To say that the compromise is no compromise at all doesn’t accurately reflect the current state of affairs, in my opinion:

    – About 25 million in federal funding was spent on embryonic stem cell research last year, confined to the limited number of pre-existing lines, with which I will accept there are issues.

    – No clinical trials are underway releated to any embryonic stem-cell program.

    – Last year, $190 million in federal money was spent on adult stem cell research, and 100’s of clinical trials are underway using those technologies.

    – There is no restriction on the *use* of embryonic stem cells in privately-funded investment. If embryonic stem cells are as uniquely promising as you suggest, then it would follow that market forces would flow more money into such research, particularly considering that even the aggregate stem cell money spent by the feds is paltry compared to the research budgets of even an individual biotech company like Amgen.

    – I believe the biggest ‘breakthrough’ to date in embryonic stem cell research occurred last month in the UK, where they can produce cells that contain cystic fyibrosis genes. This may allow better research into CF, since they haven’t been able to use animal models.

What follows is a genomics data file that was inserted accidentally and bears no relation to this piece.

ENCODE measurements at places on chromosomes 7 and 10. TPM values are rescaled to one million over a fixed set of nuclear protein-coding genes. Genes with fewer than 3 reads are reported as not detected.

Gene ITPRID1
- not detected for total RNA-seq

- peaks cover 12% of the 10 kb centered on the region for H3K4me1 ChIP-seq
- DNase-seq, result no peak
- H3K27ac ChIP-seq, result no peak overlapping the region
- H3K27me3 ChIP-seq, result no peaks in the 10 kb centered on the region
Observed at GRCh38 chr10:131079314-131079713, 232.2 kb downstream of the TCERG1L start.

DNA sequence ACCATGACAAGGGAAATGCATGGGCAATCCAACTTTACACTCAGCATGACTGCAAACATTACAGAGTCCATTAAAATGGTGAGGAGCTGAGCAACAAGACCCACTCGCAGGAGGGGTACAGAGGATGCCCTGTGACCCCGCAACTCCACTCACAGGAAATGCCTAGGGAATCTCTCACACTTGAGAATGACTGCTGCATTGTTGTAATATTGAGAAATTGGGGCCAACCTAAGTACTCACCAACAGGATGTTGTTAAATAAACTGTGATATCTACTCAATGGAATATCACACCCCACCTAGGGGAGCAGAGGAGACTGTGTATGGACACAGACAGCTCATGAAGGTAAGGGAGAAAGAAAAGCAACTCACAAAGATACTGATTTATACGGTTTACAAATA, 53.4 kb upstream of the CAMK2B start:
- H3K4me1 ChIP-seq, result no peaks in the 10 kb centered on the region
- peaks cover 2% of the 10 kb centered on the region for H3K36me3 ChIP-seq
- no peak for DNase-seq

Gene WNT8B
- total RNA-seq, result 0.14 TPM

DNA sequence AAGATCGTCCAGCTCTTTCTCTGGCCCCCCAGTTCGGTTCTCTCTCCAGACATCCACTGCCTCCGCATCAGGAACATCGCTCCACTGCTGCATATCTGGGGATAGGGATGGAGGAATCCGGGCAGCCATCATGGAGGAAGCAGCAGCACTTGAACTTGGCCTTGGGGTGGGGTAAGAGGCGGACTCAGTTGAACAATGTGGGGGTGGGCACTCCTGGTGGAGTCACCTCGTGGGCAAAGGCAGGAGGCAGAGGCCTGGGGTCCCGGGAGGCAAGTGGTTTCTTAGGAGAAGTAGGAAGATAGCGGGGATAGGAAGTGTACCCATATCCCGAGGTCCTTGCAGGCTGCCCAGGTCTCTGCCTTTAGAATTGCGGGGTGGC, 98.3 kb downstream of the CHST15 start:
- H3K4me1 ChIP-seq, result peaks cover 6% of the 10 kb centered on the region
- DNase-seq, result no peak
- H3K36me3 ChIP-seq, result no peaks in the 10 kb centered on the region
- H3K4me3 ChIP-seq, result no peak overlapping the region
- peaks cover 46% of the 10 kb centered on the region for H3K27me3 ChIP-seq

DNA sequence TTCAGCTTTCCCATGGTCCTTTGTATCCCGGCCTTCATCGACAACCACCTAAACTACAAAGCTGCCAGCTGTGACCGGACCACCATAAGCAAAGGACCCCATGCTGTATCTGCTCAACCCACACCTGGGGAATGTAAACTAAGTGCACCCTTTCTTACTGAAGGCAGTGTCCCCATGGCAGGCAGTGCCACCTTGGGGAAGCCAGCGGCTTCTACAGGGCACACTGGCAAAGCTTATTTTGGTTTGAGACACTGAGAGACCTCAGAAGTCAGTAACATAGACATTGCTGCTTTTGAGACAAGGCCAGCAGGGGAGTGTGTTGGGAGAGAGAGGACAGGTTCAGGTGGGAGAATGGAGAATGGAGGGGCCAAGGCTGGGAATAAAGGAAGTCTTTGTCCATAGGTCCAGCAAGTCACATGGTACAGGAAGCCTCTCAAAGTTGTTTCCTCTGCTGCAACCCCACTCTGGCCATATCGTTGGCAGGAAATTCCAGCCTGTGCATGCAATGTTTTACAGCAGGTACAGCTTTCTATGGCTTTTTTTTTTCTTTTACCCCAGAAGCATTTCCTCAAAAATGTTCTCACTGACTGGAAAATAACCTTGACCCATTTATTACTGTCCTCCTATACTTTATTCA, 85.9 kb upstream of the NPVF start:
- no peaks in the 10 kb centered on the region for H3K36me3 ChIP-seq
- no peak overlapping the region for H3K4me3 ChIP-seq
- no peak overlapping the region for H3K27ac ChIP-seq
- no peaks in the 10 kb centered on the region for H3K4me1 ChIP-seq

– Most scientists seem to indicate the best opportunities for embryonic stem cell research involve stem cell taken from embryos created by very early-stage human cloning, which is, as they say a whole different “kettle of fish.” My point being: this is a much more contentious issue than is commonly recognized.

    The truth is that while you or I may support embryonic stem cell research, the necessarily-related issue of abortion is deeply offensive and contentious to a great many people. That group is larger than many Dems seem to recognize, and is certainly even more politically-engaged and effective than their size alone would suggest. It is an unfortunate political reality for Republicans that their wishes must be given some consideration, but both parties have their own constituencies, and both parties could be said to pander to them at different points and on different issues.

    Moving on…